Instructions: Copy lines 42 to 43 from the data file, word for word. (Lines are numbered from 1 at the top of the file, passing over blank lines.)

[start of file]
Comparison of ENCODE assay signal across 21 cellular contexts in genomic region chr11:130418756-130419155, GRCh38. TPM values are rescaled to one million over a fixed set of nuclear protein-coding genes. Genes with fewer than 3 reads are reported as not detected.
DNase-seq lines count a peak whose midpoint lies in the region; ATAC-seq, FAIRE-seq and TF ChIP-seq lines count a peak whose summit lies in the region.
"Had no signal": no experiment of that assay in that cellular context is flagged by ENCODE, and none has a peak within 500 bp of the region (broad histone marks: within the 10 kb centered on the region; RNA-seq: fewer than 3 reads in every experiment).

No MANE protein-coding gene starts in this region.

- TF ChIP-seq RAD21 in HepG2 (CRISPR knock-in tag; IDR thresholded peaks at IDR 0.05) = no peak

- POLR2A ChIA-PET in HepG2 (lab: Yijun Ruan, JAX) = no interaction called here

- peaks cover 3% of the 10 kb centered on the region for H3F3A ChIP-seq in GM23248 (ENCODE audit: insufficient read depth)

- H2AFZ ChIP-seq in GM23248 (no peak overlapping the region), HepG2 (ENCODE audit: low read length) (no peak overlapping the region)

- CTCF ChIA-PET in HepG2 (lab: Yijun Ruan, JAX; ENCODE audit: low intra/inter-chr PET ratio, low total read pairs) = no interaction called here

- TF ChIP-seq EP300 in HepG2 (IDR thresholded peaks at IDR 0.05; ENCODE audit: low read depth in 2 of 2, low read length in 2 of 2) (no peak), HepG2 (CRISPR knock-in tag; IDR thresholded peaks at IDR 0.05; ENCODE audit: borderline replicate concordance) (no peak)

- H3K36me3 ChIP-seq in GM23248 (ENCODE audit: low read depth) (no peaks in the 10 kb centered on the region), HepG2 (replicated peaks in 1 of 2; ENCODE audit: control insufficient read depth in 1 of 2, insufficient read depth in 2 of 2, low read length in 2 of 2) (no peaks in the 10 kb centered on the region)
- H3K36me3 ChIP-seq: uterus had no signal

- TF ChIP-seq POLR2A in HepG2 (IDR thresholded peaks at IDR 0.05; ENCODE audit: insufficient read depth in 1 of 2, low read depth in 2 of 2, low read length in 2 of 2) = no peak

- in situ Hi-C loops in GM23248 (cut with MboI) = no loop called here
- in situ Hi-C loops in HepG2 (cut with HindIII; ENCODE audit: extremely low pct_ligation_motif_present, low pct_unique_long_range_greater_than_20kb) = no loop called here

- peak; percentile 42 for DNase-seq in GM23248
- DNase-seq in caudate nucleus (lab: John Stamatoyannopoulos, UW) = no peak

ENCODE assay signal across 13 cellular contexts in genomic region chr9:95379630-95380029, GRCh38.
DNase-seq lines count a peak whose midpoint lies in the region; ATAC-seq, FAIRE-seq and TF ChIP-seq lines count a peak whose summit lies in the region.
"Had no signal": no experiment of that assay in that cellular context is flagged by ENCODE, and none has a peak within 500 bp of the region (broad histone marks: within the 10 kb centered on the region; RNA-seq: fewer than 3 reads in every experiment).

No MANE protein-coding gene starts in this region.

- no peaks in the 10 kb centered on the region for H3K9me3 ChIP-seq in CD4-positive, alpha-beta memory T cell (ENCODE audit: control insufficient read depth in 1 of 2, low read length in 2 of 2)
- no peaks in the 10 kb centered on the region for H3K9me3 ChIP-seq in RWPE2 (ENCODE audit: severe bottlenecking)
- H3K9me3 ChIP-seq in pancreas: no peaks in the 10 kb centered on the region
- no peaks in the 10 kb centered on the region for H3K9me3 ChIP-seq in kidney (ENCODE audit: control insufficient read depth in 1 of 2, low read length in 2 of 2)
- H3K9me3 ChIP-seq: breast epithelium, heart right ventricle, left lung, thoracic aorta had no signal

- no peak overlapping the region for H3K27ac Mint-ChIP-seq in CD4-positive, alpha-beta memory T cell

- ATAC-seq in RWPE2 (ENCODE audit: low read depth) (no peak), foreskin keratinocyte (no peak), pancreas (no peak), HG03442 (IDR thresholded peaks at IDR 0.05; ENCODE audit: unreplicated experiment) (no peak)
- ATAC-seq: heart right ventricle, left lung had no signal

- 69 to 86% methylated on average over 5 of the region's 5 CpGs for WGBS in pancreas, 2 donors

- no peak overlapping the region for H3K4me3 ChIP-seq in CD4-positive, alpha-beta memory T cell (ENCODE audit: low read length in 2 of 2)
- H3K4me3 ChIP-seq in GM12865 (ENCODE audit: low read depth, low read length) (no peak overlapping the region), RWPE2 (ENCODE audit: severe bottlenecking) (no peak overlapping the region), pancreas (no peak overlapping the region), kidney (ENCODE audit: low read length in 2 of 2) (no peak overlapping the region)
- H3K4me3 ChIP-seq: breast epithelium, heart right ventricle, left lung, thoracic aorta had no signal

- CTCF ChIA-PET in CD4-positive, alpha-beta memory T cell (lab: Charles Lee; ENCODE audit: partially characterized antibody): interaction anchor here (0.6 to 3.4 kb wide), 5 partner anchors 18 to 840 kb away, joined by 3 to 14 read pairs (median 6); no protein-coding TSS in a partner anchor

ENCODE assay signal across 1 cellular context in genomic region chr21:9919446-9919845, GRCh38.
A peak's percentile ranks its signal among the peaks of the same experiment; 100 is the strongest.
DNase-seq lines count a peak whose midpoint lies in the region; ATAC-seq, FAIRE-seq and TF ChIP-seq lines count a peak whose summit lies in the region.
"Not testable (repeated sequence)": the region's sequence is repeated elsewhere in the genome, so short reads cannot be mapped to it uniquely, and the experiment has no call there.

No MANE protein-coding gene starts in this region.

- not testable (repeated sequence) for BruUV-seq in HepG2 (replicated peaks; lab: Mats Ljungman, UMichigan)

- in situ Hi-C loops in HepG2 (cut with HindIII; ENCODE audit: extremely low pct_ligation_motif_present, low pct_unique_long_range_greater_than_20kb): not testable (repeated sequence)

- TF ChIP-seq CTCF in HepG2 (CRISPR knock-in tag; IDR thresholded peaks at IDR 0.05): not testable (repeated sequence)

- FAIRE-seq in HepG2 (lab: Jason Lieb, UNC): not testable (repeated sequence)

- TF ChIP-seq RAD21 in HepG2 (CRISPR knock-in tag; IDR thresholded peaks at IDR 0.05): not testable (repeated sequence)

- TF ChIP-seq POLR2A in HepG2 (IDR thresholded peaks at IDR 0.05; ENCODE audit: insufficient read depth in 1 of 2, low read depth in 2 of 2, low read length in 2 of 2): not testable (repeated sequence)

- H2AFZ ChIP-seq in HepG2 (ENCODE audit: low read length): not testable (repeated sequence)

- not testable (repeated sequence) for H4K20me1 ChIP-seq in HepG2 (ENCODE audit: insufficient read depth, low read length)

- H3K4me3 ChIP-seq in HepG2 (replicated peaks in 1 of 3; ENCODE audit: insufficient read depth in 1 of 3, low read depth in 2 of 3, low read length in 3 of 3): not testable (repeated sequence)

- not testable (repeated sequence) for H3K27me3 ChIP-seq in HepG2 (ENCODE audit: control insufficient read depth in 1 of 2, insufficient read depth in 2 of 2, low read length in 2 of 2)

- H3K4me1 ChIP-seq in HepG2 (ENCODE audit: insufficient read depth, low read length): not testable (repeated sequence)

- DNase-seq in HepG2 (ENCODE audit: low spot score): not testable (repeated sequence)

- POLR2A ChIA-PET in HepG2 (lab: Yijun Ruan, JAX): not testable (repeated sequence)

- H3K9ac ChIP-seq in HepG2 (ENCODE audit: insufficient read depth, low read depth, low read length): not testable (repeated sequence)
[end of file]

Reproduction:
- TF ChIP-seq CTCF in HepG2 (CRISPR knock-in tag; IDR thresholded peaks at IDR 0.05): not testable (repeated sequence)

- FAIRE-seq in HepG2 (lab: Jason Lieb, UNC): not testable (repeated sequence)